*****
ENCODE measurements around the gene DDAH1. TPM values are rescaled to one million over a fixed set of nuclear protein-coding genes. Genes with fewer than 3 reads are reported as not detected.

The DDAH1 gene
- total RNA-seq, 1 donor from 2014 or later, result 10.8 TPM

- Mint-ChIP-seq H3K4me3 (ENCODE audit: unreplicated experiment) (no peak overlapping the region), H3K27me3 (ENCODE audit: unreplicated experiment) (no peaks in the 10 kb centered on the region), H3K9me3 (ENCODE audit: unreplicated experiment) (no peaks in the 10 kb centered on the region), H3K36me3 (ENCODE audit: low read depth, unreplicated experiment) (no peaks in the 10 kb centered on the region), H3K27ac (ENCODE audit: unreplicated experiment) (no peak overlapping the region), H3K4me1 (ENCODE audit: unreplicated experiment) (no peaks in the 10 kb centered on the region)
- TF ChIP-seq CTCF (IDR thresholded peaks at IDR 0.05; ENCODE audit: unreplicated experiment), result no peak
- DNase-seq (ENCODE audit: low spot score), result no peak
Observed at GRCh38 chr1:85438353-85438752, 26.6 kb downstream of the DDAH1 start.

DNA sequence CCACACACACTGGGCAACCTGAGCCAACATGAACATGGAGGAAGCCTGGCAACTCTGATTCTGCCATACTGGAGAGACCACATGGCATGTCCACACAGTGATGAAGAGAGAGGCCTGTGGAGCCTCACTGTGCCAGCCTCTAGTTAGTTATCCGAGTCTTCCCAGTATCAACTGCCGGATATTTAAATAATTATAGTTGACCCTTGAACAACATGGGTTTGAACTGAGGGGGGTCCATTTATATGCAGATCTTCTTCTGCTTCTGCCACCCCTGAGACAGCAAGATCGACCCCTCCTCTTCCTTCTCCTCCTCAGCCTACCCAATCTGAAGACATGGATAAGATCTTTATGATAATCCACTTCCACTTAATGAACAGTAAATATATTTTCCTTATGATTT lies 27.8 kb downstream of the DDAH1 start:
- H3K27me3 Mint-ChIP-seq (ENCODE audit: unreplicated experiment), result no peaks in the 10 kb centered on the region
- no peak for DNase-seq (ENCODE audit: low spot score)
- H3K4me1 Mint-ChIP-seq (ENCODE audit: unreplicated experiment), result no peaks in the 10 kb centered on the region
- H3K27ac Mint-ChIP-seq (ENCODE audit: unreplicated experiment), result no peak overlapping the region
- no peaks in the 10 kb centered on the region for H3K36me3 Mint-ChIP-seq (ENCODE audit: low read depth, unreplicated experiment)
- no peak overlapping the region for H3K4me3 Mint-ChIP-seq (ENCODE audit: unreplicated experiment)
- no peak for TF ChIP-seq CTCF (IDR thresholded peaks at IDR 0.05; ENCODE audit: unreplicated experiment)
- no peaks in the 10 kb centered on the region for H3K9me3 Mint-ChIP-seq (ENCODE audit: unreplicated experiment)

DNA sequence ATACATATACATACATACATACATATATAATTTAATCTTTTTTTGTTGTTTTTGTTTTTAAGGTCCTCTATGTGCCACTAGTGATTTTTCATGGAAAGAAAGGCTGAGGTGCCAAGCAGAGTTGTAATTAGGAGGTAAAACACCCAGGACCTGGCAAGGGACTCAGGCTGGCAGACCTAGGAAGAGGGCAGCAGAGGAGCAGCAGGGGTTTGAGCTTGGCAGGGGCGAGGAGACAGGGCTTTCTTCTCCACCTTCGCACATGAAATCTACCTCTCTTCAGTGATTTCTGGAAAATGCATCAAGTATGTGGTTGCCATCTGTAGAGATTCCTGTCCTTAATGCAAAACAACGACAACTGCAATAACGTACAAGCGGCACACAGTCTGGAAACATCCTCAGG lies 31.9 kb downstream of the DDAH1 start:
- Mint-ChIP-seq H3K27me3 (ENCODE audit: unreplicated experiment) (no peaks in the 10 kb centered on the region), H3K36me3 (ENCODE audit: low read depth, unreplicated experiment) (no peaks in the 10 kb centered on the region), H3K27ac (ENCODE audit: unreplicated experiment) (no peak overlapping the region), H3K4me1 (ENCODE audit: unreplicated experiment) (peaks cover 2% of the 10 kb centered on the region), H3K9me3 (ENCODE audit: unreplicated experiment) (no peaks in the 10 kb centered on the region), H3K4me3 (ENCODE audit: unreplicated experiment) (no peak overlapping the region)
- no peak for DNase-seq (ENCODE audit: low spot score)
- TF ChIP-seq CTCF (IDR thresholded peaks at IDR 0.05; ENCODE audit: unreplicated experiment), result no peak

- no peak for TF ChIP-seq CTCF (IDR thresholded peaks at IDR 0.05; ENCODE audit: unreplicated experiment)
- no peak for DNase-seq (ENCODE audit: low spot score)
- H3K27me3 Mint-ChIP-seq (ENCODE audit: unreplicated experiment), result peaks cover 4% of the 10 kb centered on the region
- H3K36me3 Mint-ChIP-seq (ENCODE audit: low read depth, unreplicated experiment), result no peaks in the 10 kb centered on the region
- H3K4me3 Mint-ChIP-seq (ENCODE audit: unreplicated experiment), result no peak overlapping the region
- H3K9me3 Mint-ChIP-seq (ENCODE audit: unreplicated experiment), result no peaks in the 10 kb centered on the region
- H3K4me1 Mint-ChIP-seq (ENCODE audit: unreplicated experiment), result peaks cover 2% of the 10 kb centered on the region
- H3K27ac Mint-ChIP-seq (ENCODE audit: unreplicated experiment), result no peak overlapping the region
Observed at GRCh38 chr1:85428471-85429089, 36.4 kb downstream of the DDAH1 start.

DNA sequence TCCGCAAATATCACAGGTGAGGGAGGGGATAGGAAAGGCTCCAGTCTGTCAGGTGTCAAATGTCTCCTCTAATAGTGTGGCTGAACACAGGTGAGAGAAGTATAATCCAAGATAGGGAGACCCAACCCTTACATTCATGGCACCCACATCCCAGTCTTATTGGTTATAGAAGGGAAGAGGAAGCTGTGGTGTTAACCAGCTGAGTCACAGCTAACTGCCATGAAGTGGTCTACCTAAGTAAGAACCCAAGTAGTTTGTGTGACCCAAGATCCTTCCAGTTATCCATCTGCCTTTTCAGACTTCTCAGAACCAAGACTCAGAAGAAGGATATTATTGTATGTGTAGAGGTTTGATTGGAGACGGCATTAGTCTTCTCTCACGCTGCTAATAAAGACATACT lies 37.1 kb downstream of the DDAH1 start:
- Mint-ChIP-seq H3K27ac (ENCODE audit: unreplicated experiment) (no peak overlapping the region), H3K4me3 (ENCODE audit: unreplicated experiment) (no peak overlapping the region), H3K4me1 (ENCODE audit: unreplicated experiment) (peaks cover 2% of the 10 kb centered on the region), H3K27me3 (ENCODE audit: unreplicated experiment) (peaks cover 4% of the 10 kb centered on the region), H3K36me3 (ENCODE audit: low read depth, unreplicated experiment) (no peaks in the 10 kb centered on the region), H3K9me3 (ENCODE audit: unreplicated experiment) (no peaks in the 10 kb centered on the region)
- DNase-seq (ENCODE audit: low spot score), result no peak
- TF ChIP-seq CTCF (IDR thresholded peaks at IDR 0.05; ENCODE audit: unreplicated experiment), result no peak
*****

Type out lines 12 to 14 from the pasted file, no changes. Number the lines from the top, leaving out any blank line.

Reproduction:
- H3K27ac Mint-ChIP-seq (ENCODE audit: unreplicated experiment), result no peak overlapping the region
- no peaks in the 10 kb centered on the region for H3K36me3 Mint-ChIP-seq (ENCODE audit: low read depth, unreplicated experiment)
- no peak overlapping the region for H3K4me3 Mint-ChIP-seq (ENCODE audit: unreplicated experiment)